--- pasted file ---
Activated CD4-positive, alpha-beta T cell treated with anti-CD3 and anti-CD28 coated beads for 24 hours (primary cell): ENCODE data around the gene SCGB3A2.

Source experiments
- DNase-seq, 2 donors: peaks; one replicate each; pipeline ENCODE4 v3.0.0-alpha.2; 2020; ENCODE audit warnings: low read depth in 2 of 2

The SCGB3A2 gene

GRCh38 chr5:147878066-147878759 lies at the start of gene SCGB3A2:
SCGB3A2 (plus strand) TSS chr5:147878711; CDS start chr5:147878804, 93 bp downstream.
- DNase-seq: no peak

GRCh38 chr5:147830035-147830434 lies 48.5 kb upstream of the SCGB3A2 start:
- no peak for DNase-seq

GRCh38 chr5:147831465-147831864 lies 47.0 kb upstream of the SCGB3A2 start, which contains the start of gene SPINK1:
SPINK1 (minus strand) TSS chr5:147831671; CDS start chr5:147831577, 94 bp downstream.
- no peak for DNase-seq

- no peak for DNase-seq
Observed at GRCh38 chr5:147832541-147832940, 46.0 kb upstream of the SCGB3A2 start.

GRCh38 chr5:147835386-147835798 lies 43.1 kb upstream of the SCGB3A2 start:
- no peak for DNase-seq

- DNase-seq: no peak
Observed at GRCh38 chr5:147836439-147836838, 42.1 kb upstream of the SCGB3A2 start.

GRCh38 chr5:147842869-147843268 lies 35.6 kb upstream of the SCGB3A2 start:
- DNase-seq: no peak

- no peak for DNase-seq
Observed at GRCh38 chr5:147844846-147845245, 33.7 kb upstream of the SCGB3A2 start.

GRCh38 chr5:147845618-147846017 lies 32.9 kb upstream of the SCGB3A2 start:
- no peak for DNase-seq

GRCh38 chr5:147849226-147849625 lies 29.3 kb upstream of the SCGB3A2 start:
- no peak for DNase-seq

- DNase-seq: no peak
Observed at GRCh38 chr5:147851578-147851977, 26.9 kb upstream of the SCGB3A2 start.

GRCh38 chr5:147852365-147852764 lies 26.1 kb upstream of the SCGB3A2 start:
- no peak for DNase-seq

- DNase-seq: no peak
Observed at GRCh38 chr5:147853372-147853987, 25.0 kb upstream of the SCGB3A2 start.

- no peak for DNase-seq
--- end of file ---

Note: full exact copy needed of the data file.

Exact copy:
Activated CD4-positive, alpha-beta T cell treated with anti-CD3 and anti-CD28 coated beads for 24 hours (primary cell): ENCODE data around the gene SCGB3A2.

Source experiments
- DNase-seq, 2 donors: peaks; one replicate each; pipeline ENCODE4 v3.0.0-alpha.2; 2020; ENCODE audit warnings: low read depth in 2 of 2

The SCGB3A2 gene

GRCh38 chr5:147878066-147878759 lies at the start of gene SCGB3A2:
SCGB3A2 (plus strand) TSS chr5:147878711; CDS start chr5:147878804, 93 bp downstream.
- DNase-seq: no peak

GRCh38 chr5:147830035-147830434 lies 48.5 kb upstream of the SCGB3A2 start:
- no peak for DNase-seq

GRCh38 chr5:147831465-147831864 lies 47.0 kb upstream of the SCGB3A2 start, which contains the start of gene SPINK1:
SPINK1 (minus strand) TSS chr5:147831671; CDS start chr5:147831577, 94 bp downstream.
- no peak for DNase-seq

- no peak for DNase-seq
Observed at GRCh38 chr5:147832541-147832940, 46.0 kb upstream of the SCGB3A2 start.

GRCh38 chr5:147835386-147835798 lies 43.1 kb upstream of the SCGB3A2 start:
- no peak for DNase-seq

- DNase-seq: no peak
Observed at GRCh38 chr5:147836439-147836838, 42.1 kb upstream of the SCGB3A2 start.

GRCh38 chr5:147842869-147843268 lies 35.6 kb upstream of the SCGB3A2 start:
- DNase-seq: no peak

- no peak for DNase-seq
Observed at GRCh38 chr5:147844846-147845245, 33.7 kb upstream of the SCGB3A2 start.

GRCh38 chr5:147845618-147846017 lies 32.9 kb upstream of the SCGB3A2 start:
- no peak for DNase-seq

GRCh38 chr5:147849226-147849625 lies 29.3 kb upstream of the SCGB3A2 start:
- no peak for DNase-seq

- DNase-seq: no peak
Observed at GRCh38 chr5:147851578-147851977, 26.9 kb upstream of the SCGB3A2 start.

GRCh38 chr5:147852365-147852764 lies 26.1 kb upstream of the SCGB3A2 start:
- no peak for DNase-seq

- DNase-seq: no peak
Observed at GRCh38 chr5:147853372-147853987, 25.0 kb upstream of the SCGB3A2 start.

- no peak for DNase-seq